But Home Office officials refused to allow Surendra Rai entry to the UK, arguing that he could not show he was still financially or emotionally dependent on his father, as required by law.
Surendra Rai appealed against the decision, saying that he had been left alone by his family and was unable to find work and that the refusal to allow him to settle here breached his right to family life.
An immigration appeal tribunal has now rejected his claim, saying there was no evidence to show he was still dependent on his father.
The British Gurkha Welfare Society (BGWS) said immigration tribunals were failing to take into account the dire economic conditions in Nepal when deciding that individuals were no longer financially or emotionally dependent on their parents.
Chaatra Rai (no relation), of the BGWS, said: “It’s very hard because there are many children over 30 who are still single and live with their parents because there is low employment in Nepal and even if you have a good education, it’s hard to find work.
“These decisions to exclude some children risk betraying the debt we owe these veterans for their service and go against the spirit of the rules allowing veterans and their dependent families to settle in Britain.”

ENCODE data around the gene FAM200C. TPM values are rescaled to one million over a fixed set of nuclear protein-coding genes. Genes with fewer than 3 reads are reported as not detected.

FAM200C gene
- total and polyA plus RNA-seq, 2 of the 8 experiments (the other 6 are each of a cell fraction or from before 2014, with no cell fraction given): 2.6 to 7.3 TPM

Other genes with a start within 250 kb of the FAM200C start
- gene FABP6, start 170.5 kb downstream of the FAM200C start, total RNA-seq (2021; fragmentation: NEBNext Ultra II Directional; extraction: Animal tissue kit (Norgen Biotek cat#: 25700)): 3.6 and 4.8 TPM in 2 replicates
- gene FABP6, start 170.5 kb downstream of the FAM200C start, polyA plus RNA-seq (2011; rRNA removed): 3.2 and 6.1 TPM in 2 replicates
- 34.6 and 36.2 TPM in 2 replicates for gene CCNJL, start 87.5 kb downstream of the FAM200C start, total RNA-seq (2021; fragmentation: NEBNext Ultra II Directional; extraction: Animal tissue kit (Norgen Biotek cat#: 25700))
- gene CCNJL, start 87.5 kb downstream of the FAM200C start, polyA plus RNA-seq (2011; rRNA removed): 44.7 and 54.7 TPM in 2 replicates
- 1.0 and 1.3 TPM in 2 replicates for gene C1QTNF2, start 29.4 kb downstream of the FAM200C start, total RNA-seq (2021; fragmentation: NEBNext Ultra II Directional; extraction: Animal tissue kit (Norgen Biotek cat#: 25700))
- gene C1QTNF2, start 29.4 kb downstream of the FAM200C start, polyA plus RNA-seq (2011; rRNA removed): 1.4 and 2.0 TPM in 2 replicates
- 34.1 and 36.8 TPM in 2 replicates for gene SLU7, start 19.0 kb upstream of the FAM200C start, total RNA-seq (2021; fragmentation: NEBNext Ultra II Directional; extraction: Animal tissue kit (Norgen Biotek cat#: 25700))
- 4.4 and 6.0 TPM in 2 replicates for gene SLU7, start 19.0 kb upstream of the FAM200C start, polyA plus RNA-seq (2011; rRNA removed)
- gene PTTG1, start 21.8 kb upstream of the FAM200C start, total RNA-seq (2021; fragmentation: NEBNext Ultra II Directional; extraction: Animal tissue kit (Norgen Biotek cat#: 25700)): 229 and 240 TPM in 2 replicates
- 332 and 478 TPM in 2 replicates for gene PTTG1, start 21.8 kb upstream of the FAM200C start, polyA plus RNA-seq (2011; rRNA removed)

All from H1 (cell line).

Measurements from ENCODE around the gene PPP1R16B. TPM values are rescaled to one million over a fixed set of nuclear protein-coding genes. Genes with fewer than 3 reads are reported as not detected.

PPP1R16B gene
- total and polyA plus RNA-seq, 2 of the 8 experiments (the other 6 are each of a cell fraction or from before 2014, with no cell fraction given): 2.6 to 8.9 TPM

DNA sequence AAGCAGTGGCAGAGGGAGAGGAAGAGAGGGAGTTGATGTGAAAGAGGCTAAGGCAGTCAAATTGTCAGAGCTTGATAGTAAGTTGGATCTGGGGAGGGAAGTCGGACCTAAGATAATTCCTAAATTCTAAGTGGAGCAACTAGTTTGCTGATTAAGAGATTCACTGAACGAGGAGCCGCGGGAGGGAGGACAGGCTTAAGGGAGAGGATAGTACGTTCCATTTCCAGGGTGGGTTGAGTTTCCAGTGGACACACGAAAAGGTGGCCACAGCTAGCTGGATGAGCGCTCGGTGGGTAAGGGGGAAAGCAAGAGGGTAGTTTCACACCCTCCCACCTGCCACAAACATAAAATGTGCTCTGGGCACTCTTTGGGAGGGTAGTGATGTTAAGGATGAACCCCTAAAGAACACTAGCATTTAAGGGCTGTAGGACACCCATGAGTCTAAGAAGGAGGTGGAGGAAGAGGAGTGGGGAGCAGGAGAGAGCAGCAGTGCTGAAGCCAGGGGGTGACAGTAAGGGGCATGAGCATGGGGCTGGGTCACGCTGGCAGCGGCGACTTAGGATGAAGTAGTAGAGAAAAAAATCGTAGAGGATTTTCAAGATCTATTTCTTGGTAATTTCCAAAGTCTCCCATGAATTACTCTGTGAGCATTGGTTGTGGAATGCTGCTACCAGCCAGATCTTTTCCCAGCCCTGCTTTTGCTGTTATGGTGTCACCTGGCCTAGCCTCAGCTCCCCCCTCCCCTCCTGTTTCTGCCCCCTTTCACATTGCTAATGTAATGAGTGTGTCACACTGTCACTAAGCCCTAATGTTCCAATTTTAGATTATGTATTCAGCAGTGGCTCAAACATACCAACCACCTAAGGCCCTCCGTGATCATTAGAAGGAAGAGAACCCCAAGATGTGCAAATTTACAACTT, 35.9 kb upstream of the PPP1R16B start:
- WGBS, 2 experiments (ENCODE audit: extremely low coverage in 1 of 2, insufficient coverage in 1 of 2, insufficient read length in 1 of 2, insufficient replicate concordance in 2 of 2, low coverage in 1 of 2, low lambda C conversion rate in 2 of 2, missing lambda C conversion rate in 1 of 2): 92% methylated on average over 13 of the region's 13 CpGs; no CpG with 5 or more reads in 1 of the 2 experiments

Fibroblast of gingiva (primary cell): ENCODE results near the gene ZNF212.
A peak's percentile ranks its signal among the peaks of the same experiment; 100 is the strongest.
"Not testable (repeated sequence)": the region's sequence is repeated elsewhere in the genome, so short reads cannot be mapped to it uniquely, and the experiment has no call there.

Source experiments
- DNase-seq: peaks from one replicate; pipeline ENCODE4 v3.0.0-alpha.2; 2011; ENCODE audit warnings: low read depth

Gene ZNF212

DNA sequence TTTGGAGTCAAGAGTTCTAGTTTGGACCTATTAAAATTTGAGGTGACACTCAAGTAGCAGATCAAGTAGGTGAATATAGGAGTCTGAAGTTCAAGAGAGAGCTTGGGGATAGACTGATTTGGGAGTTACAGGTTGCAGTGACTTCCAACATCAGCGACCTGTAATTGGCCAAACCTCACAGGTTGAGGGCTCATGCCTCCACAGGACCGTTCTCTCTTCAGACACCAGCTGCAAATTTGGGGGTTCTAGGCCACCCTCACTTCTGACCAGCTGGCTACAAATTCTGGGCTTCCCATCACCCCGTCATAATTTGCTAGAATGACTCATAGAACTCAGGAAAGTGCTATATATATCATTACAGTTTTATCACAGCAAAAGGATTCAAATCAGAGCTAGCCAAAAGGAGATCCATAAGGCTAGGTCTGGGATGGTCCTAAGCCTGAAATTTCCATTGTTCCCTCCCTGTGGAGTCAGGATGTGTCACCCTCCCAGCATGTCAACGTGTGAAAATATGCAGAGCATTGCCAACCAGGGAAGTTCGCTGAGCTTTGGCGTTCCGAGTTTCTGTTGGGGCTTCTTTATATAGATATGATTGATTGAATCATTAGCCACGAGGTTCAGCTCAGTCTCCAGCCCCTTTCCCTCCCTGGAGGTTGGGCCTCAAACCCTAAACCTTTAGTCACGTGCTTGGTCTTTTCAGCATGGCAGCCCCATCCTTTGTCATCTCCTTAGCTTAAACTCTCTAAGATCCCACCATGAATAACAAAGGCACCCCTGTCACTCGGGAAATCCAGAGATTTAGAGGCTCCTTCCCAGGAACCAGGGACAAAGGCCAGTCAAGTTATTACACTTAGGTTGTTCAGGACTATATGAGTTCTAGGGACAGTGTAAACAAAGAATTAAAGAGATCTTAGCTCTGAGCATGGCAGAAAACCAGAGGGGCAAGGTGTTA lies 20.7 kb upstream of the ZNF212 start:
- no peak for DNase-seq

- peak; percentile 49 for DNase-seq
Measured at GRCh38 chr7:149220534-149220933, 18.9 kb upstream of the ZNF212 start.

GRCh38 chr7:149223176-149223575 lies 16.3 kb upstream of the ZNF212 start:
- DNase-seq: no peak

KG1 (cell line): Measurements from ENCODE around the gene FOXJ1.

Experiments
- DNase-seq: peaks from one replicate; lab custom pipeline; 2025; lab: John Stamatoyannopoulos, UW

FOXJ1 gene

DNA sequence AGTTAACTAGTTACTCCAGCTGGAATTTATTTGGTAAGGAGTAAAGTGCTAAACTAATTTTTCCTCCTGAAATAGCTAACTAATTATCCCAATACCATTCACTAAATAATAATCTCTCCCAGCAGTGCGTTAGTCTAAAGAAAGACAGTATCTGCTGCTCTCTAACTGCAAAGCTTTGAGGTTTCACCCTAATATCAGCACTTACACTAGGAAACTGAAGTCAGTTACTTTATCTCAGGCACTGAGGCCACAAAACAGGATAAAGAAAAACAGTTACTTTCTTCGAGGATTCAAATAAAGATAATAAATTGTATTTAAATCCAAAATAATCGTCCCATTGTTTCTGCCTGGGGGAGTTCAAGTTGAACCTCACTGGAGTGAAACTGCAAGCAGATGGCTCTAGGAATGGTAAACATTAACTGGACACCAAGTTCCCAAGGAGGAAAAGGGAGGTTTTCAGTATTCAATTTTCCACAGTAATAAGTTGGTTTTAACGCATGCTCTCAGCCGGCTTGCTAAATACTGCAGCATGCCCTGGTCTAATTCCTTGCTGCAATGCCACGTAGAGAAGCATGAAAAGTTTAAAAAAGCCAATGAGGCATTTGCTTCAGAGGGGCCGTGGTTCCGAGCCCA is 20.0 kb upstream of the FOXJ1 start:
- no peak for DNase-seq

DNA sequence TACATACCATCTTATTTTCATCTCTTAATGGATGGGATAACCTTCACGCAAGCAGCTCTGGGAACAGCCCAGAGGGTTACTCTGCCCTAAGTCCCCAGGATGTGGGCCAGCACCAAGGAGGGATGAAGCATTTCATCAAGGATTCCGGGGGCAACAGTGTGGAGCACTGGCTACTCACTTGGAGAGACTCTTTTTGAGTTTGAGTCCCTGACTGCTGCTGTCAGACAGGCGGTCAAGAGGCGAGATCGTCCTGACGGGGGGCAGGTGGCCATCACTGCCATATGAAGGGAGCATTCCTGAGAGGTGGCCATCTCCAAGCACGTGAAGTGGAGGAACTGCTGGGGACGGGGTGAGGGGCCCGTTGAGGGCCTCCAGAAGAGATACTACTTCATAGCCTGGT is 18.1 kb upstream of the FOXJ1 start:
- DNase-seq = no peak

In his ruling on Surendra Rai’s appeal Deputy Upper Tribunal Judge Monson said: “His parents had migrated to the UK by choice. In the circumstances, his parents had decided that, as an adult, he was able to care for himself.
“He was in good health, educated to 9 th grade level, and there were no obvious factors preventing him from working in Nepal. He had not mentioned any personal incapacity, and had not declared any medical conditions or disability. There was also nothing to prevent his parents from returning and living with their family in Nepal.”
Judge Monson said a judge at an earlier hearing had been correct to rule against Surendra Rai also being allowed to settle in Britain, stating: “Even if the Judge did not give adequate reasons for his finding of a lack of financial dependency, the Judge made a sustainable finding that there was a lack of emotional dependency, which is an essential requirement for Article 8 ECHR [European Convention on Human Rights] being engaged.”
The Telegraph revealed last week how the daughter of a British Army Gurkha veteran faces being separated from her father after losing the latest round in her four-year legal battle to live with him in the UK.
Poonan Shrestha, 30, will have to have her case heard again after a tribunal said that judges had made mistakes in an earlier hearing by failing to properly address the question of whether she was financially dependent on her father, Bhishma Bhusan Shrestha, who now lives in London.
The cases could have far-reaching consequences for the families of Gurkhas who settled in this country following the campaign on their behalf. There are an estimated 8,000 former soldiers and their families living in the UK, many of them in the garrison town of Aldershot.